Toward that end, it has established three intellectual property courts in Beijing, Shanghai and Guangzhou, while cracking down on online piracy to protect patent rights.

Since 2001, the royalties China had paid for using foreign patents increased on average 17 percent a year to reach $28.6 billion in 2017.

A number of foreign business leaders agreed that China, the world's largest consumer market, offers enormous opportunities to global trading partners under the WTO framework.

Denis Depoux, who heads the China unit of German consulting company Roland Berger, said China has benefitted significantly from the WTO rules. Having been the world's factory, China is now starting an influential trend by growing its domestic market, upgrading the quality of its products and services, and enhancing environmental requirements in its manufacturing and industrial sectors.

"More opportunities, including a level playing field for global companies, are arising in China for those who can adapt to this new trend. Outbound Chinese investments, although selectively authorized in the past, will also transform the country's economic influence," said Depoux.

George Xu, CEO of the China unit of French aircraft-maker Airbus, said there will be huge growth potential in China's civil aviation market in the next decade.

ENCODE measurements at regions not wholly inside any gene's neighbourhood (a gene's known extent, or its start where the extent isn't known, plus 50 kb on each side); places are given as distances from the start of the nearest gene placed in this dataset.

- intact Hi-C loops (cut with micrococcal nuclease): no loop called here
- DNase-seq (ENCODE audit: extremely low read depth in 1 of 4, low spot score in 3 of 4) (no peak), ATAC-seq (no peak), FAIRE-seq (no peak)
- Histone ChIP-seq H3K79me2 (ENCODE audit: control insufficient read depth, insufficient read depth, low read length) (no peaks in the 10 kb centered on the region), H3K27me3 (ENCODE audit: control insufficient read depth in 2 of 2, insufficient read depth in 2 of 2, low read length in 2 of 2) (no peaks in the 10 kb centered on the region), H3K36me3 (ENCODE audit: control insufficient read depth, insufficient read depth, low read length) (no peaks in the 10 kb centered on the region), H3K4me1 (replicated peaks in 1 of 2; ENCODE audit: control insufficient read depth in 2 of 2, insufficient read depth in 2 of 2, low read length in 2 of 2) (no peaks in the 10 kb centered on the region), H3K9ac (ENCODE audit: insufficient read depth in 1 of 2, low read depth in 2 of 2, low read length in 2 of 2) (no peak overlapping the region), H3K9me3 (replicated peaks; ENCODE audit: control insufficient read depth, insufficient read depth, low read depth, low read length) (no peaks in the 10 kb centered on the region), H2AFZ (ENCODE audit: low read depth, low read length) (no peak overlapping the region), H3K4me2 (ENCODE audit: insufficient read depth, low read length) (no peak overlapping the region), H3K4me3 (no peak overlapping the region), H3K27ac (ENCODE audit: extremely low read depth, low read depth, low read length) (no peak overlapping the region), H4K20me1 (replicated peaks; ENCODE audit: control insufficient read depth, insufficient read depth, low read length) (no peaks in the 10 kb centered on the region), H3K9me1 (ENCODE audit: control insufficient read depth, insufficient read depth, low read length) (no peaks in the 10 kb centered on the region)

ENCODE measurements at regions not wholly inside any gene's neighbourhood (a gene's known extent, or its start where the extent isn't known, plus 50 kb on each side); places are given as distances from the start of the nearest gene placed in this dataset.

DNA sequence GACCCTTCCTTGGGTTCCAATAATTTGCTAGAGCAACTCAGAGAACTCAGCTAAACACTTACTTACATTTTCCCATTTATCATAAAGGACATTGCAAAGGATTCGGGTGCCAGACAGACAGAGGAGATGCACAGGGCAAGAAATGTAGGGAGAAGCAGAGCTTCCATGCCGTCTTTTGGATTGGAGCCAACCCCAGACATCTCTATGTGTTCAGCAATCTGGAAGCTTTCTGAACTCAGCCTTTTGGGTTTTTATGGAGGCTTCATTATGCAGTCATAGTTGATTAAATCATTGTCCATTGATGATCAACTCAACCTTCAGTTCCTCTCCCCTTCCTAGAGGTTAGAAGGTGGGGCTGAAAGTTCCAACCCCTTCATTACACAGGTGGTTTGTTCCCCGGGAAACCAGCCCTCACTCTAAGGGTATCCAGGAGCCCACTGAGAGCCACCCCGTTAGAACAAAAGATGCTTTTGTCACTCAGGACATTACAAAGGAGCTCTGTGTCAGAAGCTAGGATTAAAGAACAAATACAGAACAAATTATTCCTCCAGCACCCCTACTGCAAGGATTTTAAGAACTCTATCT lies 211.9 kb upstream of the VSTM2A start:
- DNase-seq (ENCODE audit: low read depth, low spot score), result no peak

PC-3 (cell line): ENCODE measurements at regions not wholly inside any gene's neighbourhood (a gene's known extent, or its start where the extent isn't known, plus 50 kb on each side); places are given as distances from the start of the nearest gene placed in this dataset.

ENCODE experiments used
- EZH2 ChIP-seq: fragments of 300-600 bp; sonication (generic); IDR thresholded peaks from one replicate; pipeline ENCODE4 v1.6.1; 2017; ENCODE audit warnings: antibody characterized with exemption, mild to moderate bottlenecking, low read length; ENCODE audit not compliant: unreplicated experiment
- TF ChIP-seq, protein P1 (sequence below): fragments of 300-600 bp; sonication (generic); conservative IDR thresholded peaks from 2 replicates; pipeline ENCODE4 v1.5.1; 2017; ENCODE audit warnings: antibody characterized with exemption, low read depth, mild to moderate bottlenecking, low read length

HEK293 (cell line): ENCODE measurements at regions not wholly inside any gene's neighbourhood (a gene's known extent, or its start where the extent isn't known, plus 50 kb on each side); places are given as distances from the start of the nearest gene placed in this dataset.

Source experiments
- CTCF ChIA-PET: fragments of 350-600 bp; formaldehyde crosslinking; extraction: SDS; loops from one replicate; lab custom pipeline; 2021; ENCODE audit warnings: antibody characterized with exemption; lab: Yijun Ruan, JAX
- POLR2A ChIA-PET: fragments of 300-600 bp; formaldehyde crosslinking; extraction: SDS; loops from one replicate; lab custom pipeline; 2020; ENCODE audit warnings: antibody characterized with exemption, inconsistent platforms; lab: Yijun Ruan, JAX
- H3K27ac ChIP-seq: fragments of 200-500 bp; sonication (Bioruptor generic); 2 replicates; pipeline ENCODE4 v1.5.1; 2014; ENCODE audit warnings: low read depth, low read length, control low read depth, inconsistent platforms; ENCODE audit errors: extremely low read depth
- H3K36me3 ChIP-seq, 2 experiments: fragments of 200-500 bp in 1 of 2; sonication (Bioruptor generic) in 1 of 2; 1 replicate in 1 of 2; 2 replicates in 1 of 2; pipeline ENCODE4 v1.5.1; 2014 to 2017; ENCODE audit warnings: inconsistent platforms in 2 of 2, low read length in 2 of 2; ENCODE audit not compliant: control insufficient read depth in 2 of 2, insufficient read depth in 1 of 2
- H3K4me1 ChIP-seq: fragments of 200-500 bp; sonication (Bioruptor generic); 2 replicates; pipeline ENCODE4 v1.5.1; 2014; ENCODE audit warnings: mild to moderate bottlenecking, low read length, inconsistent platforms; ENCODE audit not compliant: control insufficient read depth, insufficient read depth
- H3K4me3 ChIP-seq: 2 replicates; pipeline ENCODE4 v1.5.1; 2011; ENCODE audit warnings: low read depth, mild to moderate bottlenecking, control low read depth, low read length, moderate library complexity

"In recent years, outbound tourism has grown rapidly, but only about 10 percent of people in China hold passports. If that number grows to 20 or 30 percent, it will be a massive market, and we can foresee that the market will grow robustly," he said.

China is the largest market for Airbus that has seen its highest growth rate in the country. It delivers about one-fourth of its planes to the Chinese market every year.

"Twenty years ago, most multinational companies simply wanted to manufacture in China, but the nature of demand is very different now. They are seeing China as an end market. That means they need to change dramatically," said Bill Winters, group CEO of Standard Chartered Bank.

Amid growing concerns over isolationism and protectionism, German chemical giant BASF announced in July that it will invest $10 billion to build a chemical production site in South China's Guangdong province. This would be BASF's largest investment project ever. The investment is estimated to reach up to $10 billion by the project's completion around 2030.

By then, the WTO regime will have been strengthened on the back of China-led efforts, and Guangdong and many other cities across the world should be able to emulate Port Elizabeth, to emerge as shining symbols of an efficient, just and equitable global trade system, experts said.